Years of development result in a unique, compostable bio-based packaging for fresh meat
The development of the compostable packaging for fresh meat has not been an easy process. Bio4Pack was determined to develop a packaging that fully complies with the strict requirements of the EN13432 certification standard pertaining to compostability. Concretely, that meant that the dish, the foil, the absorption pad, the label and the ink on the label all had to meet this standard. The dish in particular presented quite a few problems to overcome. The dish is made out of PLA (polylactic acid), which is made from sugarcane. This material is naturally hard but brittle. It took some time to find an impact additive that gives the dish the required strength, while still meeting the requirements of the EN13432 standard. The search for a pigment that gives the dish its characteristic green colour and meets the EN13432 standard was also more difficult than expected. Eventually, Bio4Pack managed to develop a packaging for fresh meat that meets all requirements pertaining to compostability and food safety and can effortlessly be included in existing production lines.
Compostable packaging for fresh meat now used by various retailers in the Netherlands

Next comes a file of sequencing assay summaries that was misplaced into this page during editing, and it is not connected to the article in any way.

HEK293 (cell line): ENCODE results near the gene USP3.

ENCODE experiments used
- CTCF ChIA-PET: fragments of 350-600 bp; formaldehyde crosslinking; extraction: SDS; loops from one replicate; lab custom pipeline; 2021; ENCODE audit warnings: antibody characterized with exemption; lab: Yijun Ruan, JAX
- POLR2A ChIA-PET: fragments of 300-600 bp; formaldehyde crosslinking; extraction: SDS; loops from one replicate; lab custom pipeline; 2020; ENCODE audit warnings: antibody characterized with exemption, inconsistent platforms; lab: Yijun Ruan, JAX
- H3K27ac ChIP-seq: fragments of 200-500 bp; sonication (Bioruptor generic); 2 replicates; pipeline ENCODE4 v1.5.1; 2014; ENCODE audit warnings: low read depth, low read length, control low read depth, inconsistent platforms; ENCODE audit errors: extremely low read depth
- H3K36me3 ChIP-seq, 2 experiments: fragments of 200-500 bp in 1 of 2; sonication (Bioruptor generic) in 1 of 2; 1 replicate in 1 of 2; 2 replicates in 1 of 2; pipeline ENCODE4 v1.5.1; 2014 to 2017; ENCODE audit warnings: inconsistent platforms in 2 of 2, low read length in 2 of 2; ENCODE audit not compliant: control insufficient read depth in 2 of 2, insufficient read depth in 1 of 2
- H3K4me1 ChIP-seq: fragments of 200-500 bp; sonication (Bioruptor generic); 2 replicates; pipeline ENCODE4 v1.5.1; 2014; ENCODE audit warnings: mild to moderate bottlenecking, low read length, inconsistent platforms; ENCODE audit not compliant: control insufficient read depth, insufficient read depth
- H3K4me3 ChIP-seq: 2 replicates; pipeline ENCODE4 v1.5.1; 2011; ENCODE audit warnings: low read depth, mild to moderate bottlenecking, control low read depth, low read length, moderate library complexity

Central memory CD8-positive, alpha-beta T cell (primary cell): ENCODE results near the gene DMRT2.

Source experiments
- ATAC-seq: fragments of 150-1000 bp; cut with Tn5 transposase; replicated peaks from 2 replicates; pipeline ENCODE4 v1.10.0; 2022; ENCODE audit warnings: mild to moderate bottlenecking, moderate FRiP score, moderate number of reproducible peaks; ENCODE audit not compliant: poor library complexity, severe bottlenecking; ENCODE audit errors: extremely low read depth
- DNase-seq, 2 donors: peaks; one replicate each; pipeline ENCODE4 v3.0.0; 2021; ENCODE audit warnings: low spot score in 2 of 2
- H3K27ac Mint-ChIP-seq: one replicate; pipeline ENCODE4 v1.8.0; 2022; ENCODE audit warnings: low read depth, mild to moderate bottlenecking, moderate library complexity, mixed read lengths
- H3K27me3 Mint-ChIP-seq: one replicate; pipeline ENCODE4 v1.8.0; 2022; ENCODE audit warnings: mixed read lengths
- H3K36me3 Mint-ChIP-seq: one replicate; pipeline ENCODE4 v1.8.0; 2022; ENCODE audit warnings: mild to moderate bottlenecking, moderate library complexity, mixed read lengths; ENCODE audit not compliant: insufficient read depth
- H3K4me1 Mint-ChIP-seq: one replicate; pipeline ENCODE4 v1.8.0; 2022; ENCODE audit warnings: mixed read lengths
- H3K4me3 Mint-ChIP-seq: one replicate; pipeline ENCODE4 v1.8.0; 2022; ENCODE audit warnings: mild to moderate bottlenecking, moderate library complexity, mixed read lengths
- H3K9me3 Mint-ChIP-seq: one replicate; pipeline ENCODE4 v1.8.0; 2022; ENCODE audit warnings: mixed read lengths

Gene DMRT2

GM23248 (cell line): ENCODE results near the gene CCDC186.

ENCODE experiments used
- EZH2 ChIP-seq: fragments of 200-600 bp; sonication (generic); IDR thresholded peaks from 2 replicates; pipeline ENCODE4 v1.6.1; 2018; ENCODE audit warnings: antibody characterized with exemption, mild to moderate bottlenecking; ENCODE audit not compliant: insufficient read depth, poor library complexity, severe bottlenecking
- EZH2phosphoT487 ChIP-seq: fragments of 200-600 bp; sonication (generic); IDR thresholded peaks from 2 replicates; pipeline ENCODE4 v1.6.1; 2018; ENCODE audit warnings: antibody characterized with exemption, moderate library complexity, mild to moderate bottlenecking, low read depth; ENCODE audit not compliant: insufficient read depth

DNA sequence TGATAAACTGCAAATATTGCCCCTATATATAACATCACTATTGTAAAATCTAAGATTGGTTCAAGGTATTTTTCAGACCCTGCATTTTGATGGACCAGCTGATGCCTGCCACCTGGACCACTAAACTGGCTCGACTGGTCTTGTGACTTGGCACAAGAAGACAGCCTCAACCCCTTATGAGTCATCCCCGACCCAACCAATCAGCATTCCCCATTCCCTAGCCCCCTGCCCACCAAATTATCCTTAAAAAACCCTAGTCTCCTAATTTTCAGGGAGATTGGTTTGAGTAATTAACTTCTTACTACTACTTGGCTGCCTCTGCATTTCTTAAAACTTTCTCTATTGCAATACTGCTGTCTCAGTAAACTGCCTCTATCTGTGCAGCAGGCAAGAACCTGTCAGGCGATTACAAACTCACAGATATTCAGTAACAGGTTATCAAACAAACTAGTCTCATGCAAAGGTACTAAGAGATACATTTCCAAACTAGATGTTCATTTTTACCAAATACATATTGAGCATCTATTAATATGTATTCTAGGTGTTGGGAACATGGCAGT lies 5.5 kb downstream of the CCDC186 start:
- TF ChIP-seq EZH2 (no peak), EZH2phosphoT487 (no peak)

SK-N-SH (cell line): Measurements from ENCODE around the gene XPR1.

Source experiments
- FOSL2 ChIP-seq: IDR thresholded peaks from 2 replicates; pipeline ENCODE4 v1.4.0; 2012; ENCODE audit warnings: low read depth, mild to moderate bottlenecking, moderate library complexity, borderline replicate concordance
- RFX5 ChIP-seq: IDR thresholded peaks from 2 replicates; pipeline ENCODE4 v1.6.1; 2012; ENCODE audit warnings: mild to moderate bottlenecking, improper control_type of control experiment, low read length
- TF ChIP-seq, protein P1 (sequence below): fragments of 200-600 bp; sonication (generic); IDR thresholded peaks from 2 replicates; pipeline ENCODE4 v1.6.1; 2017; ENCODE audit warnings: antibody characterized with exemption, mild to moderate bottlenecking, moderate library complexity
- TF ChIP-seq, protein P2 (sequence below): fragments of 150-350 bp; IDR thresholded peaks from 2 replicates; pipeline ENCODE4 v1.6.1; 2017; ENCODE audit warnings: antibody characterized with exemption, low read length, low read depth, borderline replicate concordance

From Saturday 2 December, several members of Dutch retail organization Superunie (e.g. Coop, Poiesz, MCD, Boon and Spar) will add the compostable packaging for fresh meat to their product range. These organisations will package their organic meat in this renewable and compostable packaging for fresh meat. Furthermore, LIDL will use this packaging solution for its rooster burgers.
Compostable bio-based packaging is part of the answer to the Dutch circular economy programme
In the government-wide circular economy programme, the government has outlined its intention to focus on the development of a circular economy that can be realised before the year 2050. This has created a perspective on a future-proof and sustainable economy that will also benefit future generations. Specifically pertaining to plastic, the goal is to use 100% renewable (recycled and bio-based) plastic materials that are not harmful to the environment, wherever it is technically feasible to do so. In concrete terms, this means that in 2050 raw materials are used and reused efficiently, without any emissions that harm the environment. Insofar as new raw materials are needed, these will be acquired in a sustainable manner and further harm to our social and physical environment and our health will be prevented.